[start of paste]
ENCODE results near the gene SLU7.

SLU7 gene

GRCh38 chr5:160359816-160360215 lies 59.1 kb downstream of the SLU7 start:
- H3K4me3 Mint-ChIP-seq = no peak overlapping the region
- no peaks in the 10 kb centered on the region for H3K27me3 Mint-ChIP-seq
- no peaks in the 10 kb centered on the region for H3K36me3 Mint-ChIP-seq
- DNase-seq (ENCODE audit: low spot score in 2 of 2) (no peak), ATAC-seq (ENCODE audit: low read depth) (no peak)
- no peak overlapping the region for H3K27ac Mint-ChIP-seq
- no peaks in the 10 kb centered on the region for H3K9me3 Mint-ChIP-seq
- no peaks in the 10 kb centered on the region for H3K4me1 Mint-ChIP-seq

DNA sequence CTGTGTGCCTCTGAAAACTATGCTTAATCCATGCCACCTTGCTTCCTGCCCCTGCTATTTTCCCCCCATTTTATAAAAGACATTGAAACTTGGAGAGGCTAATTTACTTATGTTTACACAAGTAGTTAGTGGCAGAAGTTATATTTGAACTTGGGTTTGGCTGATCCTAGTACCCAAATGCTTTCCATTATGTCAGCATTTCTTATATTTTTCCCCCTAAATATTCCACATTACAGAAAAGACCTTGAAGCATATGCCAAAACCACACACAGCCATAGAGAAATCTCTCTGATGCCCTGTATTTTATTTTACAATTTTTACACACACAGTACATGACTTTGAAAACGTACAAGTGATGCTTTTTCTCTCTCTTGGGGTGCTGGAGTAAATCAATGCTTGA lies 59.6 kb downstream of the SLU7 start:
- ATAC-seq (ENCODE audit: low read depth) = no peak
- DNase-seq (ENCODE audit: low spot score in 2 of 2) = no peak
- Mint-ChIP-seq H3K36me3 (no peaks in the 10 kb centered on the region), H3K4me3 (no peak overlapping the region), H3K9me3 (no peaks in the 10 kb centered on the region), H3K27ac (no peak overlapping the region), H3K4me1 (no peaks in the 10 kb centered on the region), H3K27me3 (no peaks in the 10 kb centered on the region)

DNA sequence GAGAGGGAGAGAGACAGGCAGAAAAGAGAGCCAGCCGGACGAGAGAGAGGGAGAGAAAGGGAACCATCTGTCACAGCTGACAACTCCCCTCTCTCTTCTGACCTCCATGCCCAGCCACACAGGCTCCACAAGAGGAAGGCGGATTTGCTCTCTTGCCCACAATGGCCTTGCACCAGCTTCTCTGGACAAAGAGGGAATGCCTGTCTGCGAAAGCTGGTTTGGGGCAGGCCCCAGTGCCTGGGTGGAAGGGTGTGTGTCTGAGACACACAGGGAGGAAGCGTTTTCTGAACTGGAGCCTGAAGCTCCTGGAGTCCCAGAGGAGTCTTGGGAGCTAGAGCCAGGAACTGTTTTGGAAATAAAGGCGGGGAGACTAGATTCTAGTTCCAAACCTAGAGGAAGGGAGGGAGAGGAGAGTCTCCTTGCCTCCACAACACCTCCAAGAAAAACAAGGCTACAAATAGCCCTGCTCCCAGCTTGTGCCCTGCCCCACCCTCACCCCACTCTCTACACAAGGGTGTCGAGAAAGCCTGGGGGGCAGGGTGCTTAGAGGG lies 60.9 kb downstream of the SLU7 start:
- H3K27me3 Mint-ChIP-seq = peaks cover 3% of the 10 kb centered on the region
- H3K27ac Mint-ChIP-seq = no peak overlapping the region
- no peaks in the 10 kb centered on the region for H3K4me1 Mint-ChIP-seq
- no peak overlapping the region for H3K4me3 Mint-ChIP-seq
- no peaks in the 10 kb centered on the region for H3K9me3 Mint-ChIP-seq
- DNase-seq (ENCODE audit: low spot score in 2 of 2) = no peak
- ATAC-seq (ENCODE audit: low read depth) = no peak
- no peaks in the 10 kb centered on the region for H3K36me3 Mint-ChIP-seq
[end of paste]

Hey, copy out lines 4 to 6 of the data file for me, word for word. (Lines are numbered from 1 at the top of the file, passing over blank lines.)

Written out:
- H3K4me3 Mint-ChIP-seq = no peak overlapping the region
- no peaks in the 10 kb centered on the region for H3K27me3 Mint-ChIP-seq
- no peaks in the 10 kb centered on the region for H3K36me3 Mint-ChIP-seq